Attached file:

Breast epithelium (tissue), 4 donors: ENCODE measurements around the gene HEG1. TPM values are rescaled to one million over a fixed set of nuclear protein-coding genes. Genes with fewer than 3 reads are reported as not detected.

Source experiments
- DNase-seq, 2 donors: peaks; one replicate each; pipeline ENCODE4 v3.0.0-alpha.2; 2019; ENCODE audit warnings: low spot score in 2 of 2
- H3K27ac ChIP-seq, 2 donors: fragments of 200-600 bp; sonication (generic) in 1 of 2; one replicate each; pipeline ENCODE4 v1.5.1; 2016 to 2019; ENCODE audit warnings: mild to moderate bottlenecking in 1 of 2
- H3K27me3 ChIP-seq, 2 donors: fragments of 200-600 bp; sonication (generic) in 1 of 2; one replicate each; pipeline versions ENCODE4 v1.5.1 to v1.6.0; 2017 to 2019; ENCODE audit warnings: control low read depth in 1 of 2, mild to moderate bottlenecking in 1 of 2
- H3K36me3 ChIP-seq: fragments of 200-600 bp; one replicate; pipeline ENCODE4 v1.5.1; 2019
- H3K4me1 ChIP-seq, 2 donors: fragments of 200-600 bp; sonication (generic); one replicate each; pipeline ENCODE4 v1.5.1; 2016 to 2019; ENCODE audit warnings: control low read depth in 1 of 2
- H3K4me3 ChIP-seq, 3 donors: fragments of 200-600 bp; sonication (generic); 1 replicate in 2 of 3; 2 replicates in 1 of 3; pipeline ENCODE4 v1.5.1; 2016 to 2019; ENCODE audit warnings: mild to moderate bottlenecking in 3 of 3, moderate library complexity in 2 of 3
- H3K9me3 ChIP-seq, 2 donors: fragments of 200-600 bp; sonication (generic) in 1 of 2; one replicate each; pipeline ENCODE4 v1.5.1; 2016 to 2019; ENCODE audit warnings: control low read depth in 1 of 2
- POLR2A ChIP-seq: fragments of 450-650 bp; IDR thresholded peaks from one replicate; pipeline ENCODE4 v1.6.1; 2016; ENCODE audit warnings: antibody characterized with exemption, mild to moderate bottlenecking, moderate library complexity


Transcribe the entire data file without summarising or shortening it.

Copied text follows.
Breast epithelium (tissue), 4 donors: ENCODE measurements around the gene HEG1. TPM values are rescaled to one million over a fixed set of nuclear protein-coding genes. Genes with fewer than 3 reads are reported as not detected.

Source experiments
- DNase-seq, 2 donors: peaks; one replicate each; pipeline ENCODE4 v3.0.0-alpha.2; 2019; ENCODE audit warnings: low spot score in 2 of 2
- H3K27ac ChIP-seq, 2 donors: fragments of 200-600 bp; sonication (generic) in 1 of 2; one replicate each; pipeline ENCODE4 v1.5.1; 2016 to 2019; ENCODE audit warnings: mild to moderate bottlenecking in 1 of 2
- H3K27me3 ChIP-seq, 2 donors: fragments of 200-600 bp; sonication (generic) in 1 of 2; one replicate each; pipeline versions ENCODE4 v1.5.1 to v1.6.0; 2017 to 2019; ENCODE audit warnings: control low read depth in 1 of 2, mild to moderate bottlenecking in 1 of 2
- H3K36me3 ChIP-seq: fragments of 200-600 bp; one replicate; pipeline ENCODE4 v1.5.1; 2019
- H3K4me1 ChIP-seq, 2 donors: fragments of 200-600 bp; sonication (generic); one replicate each; pipeline ENCODE4 v1.5.1; 2016 to 2019; ENCODE audit warnings: control low read depth in 1 of 2
- H3K4me3 ChIP-seq, 3 donors: fragments of 200-600 bp; sonication (generic); 1 replicate in 2 of 3; 2 replicates in 1 of 3; pipeline ENCODE4 v1.5.1; 2016 to 2019; ENCODE audit warnings: mild to moderate bottlenecking in 3 of 3, moderate library complexity in 2 of 3
- H3K9me3 ChIP-seq, 2 donors: fragments of 200-600 bp; sonication (generic) in 1 of 2; one replicate each; pipeline ENCODE4 v1.5.1; 2016 to 2019; ENCODE audit warnings: control low read depth in 1 of 2
- POLR2A ChIP-seq: fragments of 450-650 bp; IDR thresholded peaks from one replicate; pipeline ENCODE4 v1.6.1; 2016; ENCODE audit warnings: antibody characterized with exemption, mild to moderate bottlenecking, moderate library complexity